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[77] a good road makes off southward from the military road by way of Okalona to Elkin's Ferry, and by roads leading from it to several of the fords and ferries on Little Missouri river. Fearing that Steele might take this road and reach and occupy one of the fords below the military road crossing, on the morning of the 2d April, after leaving Monroe's regiment, Fayth's battalion, and a section of Hughey's battery, all under command of Colonel Monroe of Cabell's brigade, at the Antoine, I withdrew the balance of the regiment to Cottingham's store, where it could either reinforce Monroe when driven back to the river, or resist the occupation by the enemy of any of the fords below the military road.

No change appeared in the direction of the enemy's march on the 2d. His supposed advance came up with Colonel Monroe's force at the Antoine, and was driven back with loss; Monroe, according to instructions, then falling slowly back. At Wolf Creek he again halted and took position; the enemy again advanced, and this time Monroe by his excellent dispositions, the well directed fire of the small arms of his command, and of the section of Hughey's battery, drove him in wild disorder back upon his main body. At 2 o'clock P. M. the march of the enemy was partially developed—he had taken the road leading off by way of Okalona. Simultaneously, almost with this information, the small picket which had been stationed at Elkin's Ferry galloped up to inform me that the enemy had occupied that ford with a ‘small force.’ About 4 o'clock Greene arrived, having marched when he heard the firing between Monroe and the enemy in a northwesterly direction to the assistance of Cabell, as he supposed, but finding that the enemy was in strong force, and would in his then position overpower him, retired to Cottingham's store. By this time the enemy had occupied Elkin's Ferry with a strong force, and posted artillery to sweep any line attempting to drive them from it; and his main body was in supporting distance.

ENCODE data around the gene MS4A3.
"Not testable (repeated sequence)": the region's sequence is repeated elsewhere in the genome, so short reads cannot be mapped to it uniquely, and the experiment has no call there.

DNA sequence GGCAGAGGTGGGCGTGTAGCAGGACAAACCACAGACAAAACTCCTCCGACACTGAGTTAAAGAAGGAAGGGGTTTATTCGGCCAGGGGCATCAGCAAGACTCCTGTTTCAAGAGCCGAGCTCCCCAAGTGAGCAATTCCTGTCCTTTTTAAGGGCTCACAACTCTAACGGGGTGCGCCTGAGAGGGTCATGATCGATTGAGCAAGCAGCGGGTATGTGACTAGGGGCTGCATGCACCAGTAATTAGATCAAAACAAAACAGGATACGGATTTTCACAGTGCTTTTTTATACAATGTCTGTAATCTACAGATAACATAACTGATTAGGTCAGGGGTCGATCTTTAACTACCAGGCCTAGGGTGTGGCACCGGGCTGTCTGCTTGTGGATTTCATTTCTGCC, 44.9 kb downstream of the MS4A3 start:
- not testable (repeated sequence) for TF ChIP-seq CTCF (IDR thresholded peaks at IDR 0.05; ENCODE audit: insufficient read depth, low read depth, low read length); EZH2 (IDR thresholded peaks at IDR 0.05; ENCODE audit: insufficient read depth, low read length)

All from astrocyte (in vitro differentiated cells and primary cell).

In the meanwhile, Shelby encountering the enemy's rear-guard, consisting of a brigade of infantry, regiment of cavalry, and a battery, had with the gallantry and dash, which ever accompany him and his brigade, charged in line of battle mounted—charged and charged again until the sun went down, and driven it to seek safety with the main body now encamped twelve miles from the scene of his first attack. Shelby then encamped. In this day's fight, foremost in the pursuit, fell mortally wounded second Lieutenant Trigg of my escort, who was sent by me to General Shelby with despatches, and having accomplished that duty, and the fight coming on, joined the advance,

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S. C. Monroe (10)
Shelby (6)
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W. L. Cabell (4)
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S. W. Steele (2)
Dana Greene (2)
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